The wall of light spell states:

When the wall appears, each creature in its area must make a Constitution saving throw. On a failed save, a creature takes 4d8 radiant damage, and it is blinded for 1 minute.

Xanathar's Guide to Everything, page 170

The spell duration is "Concentration, up to 10 minutes," so the durations of the blindness and the spell itself are already different. Would this mean that the blinded condition would continue even if the spellcaster's concentration ended?


2 Answers 2


From various smaller pieces of evidence, we can conclude that the blinded condition of wall of light can last past the spell's duration

Spell effects can last past their spell's duration

The clearest example of this is the haste spell, which states:

[...] When the spell ends, the target can't move or take actions until after its next turn, as a wave of lethargy sweeps over it. [...]

This is an extremely explicit instance of a spell having an effect after the spell ends. But we do have other examples of this, like numerous spells with a duration on Instantaneous, let's look at the example of the pyrotechnics spell:

[...] The smoke persists for 1 minute or until a strong wind disperses it. [...]

Note that this spell has a duration of instantaneous and yet it has an effect that lasts for an entire minute.

Conditions end only when they say they end

This is almost literally just a reiteration of the "Conditions" section of the rules:

[...] A condition lasts either until it is countered (the prone condition is countered by standing up, for example) or for a duration specified by the effect that imposed the condition. [...]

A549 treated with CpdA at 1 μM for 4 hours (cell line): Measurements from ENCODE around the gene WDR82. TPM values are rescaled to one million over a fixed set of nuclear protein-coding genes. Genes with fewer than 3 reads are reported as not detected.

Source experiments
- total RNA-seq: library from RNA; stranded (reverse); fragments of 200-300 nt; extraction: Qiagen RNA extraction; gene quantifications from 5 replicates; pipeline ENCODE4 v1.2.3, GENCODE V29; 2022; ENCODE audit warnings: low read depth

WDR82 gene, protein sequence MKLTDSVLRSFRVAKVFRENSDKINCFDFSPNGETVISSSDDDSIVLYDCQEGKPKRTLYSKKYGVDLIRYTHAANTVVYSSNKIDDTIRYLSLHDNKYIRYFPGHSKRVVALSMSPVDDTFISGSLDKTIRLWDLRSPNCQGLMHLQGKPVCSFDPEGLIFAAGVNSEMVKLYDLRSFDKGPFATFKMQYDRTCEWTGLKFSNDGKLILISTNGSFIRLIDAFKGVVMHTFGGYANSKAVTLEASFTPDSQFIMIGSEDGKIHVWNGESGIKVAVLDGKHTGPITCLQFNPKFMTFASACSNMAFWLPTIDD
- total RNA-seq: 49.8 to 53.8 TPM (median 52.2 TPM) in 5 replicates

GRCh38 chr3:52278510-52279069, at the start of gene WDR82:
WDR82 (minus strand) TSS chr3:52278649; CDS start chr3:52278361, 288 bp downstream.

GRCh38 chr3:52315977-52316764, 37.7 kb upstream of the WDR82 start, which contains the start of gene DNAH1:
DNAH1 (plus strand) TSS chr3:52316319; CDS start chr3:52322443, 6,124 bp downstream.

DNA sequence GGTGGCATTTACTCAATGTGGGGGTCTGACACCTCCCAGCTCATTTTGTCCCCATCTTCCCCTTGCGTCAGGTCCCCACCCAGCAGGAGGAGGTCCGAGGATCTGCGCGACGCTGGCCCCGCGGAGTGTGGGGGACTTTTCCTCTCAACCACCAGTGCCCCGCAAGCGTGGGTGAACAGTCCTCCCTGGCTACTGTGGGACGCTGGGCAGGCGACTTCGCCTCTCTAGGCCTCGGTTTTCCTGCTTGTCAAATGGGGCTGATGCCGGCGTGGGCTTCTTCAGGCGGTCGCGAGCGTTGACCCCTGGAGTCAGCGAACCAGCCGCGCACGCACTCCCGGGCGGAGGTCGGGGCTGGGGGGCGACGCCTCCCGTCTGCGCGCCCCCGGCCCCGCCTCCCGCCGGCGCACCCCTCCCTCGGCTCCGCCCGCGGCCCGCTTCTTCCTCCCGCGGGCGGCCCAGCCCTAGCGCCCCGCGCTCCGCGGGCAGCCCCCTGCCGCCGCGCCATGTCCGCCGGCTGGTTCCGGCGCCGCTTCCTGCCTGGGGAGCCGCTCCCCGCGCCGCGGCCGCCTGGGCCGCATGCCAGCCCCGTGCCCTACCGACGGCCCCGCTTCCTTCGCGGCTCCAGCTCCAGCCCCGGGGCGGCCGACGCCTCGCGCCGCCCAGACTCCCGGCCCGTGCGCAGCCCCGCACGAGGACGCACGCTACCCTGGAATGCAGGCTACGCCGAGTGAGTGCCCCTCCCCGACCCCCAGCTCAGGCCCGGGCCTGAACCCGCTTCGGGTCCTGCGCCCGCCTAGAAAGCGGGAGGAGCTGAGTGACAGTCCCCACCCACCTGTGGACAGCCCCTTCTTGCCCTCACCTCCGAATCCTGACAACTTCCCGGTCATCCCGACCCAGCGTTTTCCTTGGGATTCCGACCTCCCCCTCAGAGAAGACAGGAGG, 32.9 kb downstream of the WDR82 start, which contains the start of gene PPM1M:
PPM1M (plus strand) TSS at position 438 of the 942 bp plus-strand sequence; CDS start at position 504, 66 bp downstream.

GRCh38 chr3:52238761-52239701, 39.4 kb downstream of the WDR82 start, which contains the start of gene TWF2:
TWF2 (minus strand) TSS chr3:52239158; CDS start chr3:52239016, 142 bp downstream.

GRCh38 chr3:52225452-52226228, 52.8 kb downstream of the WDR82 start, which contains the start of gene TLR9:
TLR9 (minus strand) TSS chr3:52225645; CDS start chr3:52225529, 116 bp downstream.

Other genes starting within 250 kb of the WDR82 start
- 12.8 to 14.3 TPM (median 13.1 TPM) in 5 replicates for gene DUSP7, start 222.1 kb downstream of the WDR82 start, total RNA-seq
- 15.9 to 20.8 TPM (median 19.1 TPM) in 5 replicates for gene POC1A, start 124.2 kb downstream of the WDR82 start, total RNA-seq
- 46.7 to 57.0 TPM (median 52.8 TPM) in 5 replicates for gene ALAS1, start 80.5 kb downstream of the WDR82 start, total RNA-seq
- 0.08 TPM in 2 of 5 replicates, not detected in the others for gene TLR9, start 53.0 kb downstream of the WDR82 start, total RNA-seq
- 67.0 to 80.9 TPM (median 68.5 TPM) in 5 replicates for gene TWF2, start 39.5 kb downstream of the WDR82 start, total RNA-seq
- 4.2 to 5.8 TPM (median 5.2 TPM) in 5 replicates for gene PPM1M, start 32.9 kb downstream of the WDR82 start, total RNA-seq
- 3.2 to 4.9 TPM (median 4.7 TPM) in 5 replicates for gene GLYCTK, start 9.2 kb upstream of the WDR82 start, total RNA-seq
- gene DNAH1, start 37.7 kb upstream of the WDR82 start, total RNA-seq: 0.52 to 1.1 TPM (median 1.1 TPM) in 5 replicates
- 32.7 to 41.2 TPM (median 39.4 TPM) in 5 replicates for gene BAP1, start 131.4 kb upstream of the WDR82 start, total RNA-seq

This is more just to show that the condition would not simply end because the spell ended; and in fact...

If something ends when the spell ends, it states as much

An example of this is the charm person spell, which states:

[...] If it fails the saving throw, it is charmed by you until the spell ends or until you or your companions do anything harmful to it. [...]

This spell explicitly states that the charm effect ends when the spell ends. And from these pieces of evidence we can conclude the following:

The blinded effect of the wall of light spell can exceed the duration of the spell, the condition does not end simply because the spell ends (no general rule makes this the case), and the spell states precisely when the condition does end which is once 1 minute has passed. It does not give any other methods of ending the effect, so there are no other methods of ending the effect. Except, of course, for methods that explicitly end the blinded condition (like lesser restoration) or methods that cancel spell effects (like dispel magic..... maybe).


It seems like you've cited all the relevant parts of the spell. The blindness ends when the spell says it does, one minute after the failed save.

  • 1
    \$\begingroup\$ For what it's worth, there are also extremely clear-cut examples of spells with effects that exist after concentration is dropped such as the haste spell. So that certainly helps make the case that such scenarios do already exist \$\endgroup\$ Commented Mar 28, 2021 at 4:33
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    – V2Blast
    Commented Mar 28, 2021 at 5:47
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    \$\begingroup\$ @Medix2: And here there's an obvious narrative mechanism: the spell just makes a super bright light which effectively blinds creatures for a minute, via normal physical / physiological mechanisms. 5e isn't going to try to simulate more accurately than that, or make allowances for a Warforged with faster-recovering optical sensors. Anyway, no need to assume that the spell's magic is directly involved in the ongoing blindness, so the RAW behaviour of lasting for a full minute isn't a problem. \$\endgroup\$ Commented Mar 28, 2021 at 14:20

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